The Khots were once again in uncharted territory when they discovered that Mia was pregnant with four kittens. “We Googled information on how to help cats give birth. When Mia finally gave birth to the first of the kittens, we waited for her to open the sack, which she didn’t. I broke it so the kitten could come out,” Prita said.
According to Utpal, Mia did not tear up the first kitten sack it was natural as the first kitten they named Devi did not survive for more than a year. “After Devi’s death, we realized that Mia already knew that her first kitten was not healthy enough to survive. Devi suffered from paralysis and was never friendly either. These kittens are family and not for sale,” Utpal said.
The litter given by a stray cat within their society had to be given up for adoption and to set an example of being open to stray adoption, the Khots brought their cats Shiva and Gauri home.
“He had this condition that I am not going to pick up a kitten, but he will take the one that jumps into his hand. We stood under the roof of the cabin with outstretched arms and waited for one of the bunks to turn and jump. In fact, a kitten fell out and we named it Shiva because it was a Monday blessing,” added Prita.
The inclusion of a fish tank and two cockatoos has its own interesting side. The owner of the fish tank that Utpal is related to was going to throw it away because he considered it a bad omen, while the cockatoos during Covid were causing a health problem.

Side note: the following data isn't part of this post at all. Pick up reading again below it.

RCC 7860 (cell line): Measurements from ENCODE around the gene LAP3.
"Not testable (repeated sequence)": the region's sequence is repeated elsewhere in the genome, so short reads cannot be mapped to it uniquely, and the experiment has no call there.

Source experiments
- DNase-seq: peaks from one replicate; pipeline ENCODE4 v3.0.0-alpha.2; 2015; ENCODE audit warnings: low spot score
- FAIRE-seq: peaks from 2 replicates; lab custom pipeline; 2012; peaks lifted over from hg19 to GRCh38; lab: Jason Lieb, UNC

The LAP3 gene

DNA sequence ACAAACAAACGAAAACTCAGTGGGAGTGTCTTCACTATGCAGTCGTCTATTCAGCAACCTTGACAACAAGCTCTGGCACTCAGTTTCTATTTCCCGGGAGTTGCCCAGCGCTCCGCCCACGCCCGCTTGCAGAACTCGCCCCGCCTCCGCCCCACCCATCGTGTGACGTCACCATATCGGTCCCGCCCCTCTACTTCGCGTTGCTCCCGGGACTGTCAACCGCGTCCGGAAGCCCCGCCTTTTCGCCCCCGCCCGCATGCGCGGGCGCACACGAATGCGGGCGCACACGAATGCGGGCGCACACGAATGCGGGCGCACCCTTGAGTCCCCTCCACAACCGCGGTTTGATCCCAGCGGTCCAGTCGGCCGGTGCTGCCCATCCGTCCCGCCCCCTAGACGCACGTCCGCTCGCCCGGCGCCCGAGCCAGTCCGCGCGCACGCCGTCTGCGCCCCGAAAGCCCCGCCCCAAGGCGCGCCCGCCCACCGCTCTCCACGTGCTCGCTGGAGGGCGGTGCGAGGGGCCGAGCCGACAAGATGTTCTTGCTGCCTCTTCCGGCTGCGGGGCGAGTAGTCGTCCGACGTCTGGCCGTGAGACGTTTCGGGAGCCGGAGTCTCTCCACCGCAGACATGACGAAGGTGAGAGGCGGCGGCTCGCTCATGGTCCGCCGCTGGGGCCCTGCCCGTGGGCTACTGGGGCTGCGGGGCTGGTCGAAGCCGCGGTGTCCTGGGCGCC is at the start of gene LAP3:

The newest addition to the Khot family is Prince, a six-month-old beagle, who now keeps the family busy.
MEET THE PETS…
VINNIE – CROSS-INDIAN BREED, 6 YEARS OLD
Vinnie was bought by a couple who were renting in Koparkhairane. The owner thought that he had bought a Dobermann. When it turned out to be a landrace, the owner used to hit it with a broomstick. Finally, before they vacated her apartment, they abandoned Vinnie by tying her to the door of a neighbor who was out of town. The neighbor contacted Utpal and sought to relocate the dog. She was unable to get pregnant due to her abuse and is still afraid of maids with brooms.
MIA – PERSIAN TIGER CATS – 5 YEARS OLD